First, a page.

Though a significant body of literature exists on the safety performance and effectiveness of various types of front seat occupant restraint systems, there is a paucity of data on the performance of rear seat occupant restraint systems. A research program was initiated to better understand rear seat restraint performance. Research included examining real world data using National Automotive Sampling System/Crashworthiness Data System (NASS/CDS) and Fatality Analysis Reporting System (FARS) as well as conducting full frontal vehicle crashes into rigid barriers with dummies restrained in rear seats. Child dummies (Hybrid III 6 year-old) and adult dummies (Hybrid III 5th percentile female and 50th percentile male) were used for this purpose. The dummies were placed in rear outboard seats with lap/shoulder belts as well as in the center seating position where the lap/shoulder belts were integrated to the seat.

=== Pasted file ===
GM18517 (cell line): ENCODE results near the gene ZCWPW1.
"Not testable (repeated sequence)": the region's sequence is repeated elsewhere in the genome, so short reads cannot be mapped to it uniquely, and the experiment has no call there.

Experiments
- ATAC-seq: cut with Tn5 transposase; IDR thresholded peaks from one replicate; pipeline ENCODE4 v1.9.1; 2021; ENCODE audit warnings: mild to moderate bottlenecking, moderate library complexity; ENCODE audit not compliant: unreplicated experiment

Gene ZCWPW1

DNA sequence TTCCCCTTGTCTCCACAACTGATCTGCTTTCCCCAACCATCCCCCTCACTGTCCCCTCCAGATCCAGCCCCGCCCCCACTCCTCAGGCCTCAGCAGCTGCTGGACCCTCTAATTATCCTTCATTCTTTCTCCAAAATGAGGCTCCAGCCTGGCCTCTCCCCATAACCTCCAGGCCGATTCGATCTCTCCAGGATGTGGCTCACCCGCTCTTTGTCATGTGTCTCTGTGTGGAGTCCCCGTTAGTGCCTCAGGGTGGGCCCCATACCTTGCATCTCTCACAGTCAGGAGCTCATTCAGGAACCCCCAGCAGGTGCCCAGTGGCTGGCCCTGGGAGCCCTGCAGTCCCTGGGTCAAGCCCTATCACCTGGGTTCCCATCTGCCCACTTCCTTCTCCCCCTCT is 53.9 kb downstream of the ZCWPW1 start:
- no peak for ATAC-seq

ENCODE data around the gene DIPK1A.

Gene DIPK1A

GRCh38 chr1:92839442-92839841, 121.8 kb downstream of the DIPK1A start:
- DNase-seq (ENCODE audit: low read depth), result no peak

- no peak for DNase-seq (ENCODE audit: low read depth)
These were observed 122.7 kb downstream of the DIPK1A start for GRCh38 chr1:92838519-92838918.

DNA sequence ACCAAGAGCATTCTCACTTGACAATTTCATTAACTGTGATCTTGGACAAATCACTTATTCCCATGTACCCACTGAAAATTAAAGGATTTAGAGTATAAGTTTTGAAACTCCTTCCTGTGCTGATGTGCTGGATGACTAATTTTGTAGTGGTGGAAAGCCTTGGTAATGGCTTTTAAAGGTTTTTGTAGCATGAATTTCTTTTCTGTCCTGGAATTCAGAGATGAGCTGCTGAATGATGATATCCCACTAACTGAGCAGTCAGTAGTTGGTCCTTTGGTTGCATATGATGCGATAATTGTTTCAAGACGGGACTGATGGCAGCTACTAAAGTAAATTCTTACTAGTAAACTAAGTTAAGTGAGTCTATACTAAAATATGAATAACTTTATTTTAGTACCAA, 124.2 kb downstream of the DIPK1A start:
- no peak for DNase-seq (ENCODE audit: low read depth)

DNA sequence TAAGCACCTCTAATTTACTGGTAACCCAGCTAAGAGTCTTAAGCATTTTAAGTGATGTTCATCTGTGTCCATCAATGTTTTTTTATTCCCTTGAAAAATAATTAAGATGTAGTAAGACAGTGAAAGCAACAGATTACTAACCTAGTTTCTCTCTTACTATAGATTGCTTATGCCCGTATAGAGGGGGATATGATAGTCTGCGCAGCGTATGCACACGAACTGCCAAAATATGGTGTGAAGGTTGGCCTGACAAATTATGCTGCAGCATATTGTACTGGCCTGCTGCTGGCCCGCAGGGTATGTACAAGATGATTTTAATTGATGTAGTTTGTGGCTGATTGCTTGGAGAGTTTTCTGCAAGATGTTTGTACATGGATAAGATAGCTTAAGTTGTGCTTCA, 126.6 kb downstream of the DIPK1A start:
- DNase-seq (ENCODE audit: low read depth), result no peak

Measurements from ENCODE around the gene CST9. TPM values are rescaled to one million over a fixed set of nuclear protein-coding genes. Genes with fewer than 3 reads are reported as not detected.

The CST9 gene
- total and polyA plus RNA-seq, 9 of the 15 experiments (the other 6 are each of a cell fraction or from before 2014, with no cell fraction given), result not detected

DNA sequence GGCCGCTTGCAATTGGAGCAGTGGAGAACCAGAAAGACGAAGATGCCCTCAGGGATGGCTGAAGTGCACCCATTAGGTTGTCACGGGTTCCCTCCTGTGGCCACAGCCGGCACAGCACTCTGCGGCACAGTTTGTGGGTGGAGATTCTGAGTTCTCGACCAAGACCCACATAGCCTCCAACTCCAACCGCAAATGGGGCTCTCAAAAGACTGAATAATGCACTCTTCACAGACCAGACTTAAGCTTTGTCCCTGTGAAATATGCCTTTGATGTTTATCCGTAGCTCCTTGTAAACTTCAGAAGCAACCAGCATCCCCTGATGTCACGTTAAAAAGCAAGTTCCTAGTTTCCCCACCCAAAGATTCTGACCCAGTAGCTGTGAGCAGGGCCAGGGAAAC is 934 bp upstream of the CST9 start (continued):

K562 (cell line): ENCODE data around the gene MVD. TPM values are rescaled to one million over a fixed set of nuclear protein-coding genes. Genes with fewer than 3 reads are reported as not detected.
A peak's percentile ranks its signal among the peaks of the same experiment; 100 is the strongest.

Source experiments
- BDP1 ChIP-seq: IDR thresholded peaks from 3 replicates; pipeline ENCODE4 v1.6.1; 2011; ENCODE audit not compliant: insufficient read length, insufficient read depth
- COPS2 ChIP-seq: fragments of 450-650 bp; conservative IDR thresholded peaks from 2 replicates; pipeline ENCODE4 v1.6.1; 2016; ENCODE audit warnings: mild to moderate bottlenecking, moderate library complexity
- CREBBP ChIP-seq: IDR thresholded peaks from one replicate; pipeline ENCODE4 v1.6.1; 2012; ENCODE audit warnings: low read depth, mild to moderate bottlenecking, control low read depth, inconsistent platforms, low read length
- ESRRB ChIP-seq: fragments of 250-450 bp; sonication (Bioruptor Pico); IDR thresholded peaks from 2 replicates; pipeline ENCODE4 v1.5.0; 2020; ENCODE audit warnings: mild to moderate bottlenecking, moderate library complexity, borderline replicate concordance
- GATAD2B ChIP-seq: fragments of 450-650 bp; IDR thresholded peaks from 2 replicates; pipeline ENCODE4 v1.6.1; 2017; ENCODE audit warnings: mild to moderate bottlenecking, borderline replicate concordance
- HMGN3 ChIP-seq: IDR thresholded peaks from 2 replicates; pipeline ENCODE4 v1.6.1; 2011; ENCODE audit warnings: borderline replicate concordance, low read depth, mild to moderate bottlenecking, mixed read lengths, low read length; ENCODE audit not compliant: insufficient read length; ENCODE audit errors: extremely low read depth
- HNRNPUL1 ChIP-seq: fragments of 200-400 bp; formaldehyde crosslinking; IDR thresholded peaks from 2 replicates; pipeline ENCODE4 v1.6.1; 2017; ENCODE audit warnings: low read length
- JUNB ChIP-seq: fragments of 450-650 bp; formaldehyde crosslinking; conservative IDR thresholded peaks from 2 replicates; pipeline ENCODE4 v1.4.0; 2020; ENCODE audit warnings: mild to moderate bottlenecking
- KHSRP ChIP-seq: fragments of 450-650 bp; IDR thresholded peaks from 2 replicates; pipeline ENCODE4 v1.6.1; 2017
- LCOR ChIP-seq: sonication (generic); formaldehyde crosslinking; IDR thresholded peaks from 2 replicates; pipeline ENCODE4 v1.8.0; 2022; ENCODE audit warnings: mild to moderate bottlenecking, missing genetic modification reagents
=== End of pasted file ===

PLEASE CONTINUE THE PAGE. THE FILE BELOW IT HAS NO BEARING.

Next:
A double-paired comparison study using FARS data files suggested that while occupants younger than 50 years of age benefit from sitting in rear seats in frontal crashes, restrained adult occupants older than 50 years are significantly better off in the front seats than the rear seats. The most injured body region for restrained children in rear seats is the head while that for restrained adults is the thorax. The major injury source for restrained occupants, not in child safety seats, is the seat belts while that for unrestrained occupants is the front seat back. The injury measures of restrained adult dummies in rear seats in frontal crash tests were generally higher than those of dummies of the same size in the driver and front passenger seat. The seat backs of integrated rear seats experienced excessive forward rotation in frontal crash tests, thereby causing the dummy’s head to hit the console or front seatback, resulting in high head and neck injury measures. The field and vehicle crash test data indicate that rear seat restraints could be further optimized to mitigate injury in frontal crashes for older rear seat occupants.